Election Bill Could Stop Thousands of Eligible People From Voting

By Erin Ferns Lee January 31, 2017
Virginia state capitol in Richmond. (Ron Cogswell/Creative Commons)

Project Vote submitted testimony in opposition to Virginia’s “no match, no vote” bill, SB 1581. The Senate Privileges and Elections Committee is scheduled to hear it today.

The bill proposes an unpredictable, costly, and burdensome process as a prerequisite to voter registration that is prone to errors. In essence, SB 1581 would reject any voter application if the name, Social Security number, and date of birth do not match information on file with the Social Security Administration or other database approved by the State Board of Elections, and would subject existing voters’ registrations to the same scheme.

On the surface, it might sound innocuous, if it weren’t for the probability of data entry errors, typos, and other issues that are no fault of the applicant and have nothing to do with their eligibility to vote.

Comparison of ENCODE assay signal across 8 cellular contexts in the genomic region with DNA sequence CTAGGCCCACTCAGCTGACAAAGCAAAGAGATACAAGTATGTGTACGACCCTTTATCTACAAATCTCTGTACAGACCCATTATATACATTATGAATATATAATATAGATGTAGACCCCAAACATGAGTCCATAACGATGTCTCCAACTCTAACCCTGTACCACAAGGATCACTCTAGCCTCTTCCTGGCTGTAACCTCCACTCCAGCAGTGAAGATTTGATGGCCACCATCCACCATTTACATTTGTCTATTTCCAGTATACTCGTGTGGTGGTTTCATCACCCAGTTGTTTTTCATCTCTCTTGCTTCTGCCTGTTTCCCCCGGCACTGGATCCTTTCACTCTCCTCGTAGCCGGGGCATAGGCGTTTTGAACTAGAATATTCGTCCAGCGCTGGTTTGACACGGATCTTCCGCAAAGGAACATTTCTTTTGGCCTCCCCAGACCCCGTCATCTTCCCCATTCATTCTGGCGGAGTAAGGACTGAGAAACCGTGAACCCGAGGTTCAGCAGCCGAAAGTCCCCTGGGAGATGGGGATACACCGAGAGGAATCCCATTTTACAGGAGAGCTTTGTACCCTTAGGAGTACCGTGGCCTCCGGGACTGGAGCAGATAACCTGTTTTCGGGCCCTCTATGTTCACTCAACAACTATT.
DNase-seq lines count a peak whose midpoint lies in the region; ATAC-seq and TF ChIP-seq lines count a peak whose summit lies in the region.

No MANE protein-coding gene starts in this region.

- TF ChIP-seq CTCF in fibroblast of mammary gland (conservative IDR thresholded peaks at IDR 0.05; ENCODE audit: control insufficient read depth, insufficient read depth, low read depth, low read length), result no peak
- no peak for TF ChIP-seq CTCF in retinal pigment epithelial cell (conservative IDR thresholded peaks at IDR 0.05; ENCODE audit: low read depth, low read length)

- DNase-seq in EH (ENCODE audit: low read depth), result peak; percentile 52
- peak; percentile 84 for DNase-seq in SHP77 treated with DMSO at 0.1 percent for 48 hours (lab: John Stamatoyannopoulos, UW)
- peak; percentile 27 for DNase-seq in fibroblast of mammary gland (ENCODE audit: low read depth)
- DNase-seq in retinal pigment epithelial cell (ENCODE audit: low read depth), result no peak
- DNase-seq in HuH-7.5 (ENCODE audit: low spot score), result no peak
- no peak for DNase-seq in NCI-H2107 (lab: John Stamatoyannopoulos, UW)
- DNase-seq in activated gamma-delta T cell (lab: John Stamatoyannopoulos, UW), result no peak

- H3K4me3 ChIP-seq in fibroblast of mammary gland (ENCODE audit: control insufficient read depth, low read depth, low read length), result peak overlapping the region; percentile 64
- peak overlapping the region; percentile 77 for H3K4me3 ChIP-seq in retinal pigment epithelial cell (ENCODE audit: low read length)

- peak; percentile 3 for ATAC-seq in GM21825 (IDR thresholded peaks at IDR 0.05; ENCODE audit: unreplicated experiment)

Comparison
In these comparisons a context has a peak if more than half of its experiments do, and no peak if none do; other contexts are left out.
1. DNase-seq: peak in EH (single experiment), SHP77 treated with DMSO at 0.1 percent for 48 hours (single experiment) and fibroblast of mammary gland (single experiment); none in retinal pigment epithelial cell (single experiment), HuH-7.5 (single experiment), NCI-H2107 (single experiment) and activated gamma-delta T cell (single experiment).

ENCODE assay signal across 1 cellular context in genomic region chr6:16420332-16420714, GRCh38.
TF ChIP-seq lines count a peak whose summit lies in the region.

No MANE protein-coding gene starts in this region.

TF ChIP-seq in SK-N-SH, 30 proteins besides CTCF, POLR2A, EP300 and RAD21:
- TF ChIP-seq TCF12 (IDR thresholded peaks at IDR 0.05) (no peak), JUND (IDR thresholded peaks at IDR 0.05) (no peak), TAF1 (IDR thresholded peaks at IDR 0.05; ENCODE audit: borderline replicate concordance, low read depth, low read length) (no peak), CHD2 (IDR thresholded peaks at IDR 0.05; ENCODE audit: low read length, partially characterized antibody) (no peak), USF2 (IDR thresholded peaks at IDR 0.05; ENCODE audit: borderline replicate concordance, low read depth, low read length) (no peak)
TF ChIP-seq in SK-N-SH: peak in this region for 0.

“This bill is likely to stop thousands of eligible Virginians from voting by making their fundamental rights subject to government data entry errors, typos, and other non-substantive problems unrelated to eligibility,” said Project Vote election counsel, Michelle Kanter Cohen in today’s testimony.

“Project Vote is unaware of any state that has attempted to purge the rolls in such a manner and would expect the process to result in a high proportion of inaccurate and likely illegal cancellations of eligible voters,” she said.

We urge the Senate committee to “defeat this measure and to instead focus on reforms that would expand and promote citizen participation in elections.”

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